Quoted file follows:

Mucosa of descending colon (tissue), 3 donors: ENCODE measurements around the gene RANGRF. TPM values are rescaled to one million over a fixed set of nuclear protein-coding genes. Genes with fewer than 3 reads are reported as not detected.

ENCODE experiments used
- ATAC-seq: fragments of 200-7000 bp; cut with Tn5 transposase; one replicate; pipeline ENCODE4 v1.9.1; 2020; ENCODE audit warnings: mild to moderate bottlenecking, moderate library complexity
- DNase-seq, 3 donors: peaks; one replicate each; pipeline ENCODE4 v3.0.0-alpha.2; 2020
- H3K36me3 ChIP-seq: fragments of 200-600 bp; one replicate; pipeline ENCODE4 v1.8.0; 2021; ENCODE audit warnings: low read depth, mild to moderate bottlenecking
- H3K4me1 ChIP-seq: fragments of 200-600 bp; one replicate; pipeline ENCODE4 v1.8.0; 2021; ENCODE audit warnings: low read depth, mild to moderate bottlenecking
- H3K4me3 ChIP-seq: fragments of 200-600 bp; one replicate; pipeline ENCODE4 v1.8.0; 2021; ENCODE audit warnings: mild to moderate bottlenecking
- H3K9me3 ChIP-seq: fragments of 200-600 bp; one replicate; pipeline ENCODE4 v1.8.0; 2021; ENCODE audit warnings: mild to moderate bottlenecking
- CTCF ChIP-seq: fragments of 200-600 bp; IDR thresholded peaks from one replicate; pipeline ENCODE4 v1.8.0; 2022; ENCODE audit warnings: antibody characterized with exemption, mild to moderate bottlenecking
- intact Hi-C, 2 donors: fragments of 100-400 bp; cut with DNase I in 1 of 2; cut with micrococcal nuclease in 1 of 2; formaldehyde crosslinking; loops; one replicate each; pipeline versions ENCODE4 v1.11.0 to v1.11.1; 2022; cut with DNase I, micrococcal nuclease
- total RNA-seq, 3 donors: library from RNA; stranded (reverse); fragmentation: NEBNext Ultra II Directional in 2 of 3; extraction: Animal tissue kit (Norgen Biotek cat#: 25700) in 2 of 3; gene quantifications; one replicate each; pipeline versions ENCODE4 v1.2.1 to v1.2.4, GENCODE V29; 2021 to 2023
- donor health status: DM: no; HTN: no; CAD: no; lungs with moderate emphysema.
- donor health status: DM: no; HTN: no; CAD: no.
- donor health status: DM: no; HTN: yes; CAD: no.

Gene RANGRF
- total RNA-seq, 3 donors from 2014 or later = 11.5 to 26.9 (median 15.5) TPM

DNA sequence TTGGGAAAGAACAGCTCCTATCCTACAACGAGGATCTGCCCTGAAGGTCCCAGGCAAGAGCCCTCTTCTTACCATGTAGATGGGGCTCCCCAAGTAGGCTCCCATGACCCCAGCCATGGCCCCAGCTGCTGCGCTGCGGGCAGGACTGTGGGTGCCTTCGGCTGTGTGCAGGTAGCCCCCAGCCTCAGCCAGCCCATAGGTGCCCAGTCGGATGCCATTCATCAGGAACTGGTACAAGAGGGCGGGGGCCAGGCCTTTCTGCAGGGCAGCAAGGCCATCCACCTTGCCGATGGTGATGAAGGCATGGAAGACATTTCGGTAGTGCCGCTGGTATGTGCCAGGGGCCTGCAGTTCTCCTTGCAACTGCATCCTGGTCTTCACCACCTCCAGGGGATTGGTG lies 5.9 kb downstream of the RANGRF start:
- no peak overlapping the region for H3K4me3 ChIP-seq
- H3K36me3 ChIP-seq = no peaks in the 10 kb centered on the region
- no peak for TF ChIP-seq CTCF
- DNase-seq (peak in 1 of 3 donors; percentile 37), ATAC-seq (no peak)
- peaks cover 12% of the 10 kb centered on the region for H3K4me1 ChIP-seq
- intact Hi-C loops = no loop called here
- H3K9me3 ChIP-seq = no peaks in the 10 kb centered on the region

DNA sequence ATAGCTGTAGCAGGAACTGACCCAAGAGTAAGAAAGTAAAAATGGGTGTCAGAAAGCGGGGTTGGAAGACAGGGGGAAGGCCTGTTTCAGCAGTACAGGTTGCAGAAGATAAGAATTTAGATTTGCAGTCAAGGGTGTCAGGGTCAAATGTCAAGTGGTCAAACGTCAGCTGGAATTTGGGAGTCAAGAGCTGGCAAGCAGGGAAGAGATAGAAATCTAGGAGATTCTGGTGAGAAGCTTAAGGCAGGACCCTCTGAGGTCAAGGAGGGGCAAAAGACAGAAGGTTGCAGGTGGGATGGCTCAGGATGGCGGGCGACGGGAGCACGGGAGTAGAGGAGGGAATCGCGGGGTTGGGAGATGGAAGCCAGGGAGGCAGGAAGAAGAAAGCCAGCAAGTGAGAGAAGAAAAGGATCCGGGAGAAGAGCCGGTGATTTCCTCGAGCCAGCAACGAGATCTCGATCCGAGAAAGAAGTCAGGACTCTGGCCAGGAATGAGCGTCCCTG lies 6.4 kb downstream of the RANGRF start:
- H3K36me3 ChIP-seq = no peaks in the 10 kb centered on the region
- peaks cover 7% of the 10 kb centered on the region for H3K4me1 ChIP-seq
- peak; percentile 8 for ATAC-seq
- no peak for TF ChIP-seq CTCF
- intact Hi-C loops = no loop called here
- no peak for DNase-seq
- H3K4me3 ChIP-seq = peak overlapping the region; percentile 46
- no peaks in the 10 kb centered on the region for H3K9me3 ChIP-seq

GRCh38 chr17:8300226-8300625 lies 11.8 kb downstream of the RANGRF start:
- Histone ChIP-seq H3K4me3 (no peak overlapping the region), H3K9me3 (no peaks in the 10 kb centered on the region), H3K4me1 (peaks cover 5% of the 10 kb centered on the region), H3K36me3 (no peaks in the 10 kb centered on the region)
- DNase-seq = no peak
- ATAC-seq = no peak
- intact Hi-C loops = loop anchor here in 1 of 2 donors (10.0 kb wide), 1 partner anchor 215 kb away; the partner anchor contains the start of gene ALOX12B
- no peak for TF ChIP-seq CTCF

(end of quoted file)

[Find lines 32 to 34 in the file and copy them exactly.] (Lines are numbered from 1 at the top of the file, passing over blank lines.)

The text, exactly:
- H3K4me3 ChIP-seq = peak overlapping the region; percentile 46
- no peaks in the 10 kb centered on the region for H3K9me3 ChIP-seq

GRCh38 chr17:8300226-8300625 lies 11.8 kb downstream of the RANGRF start: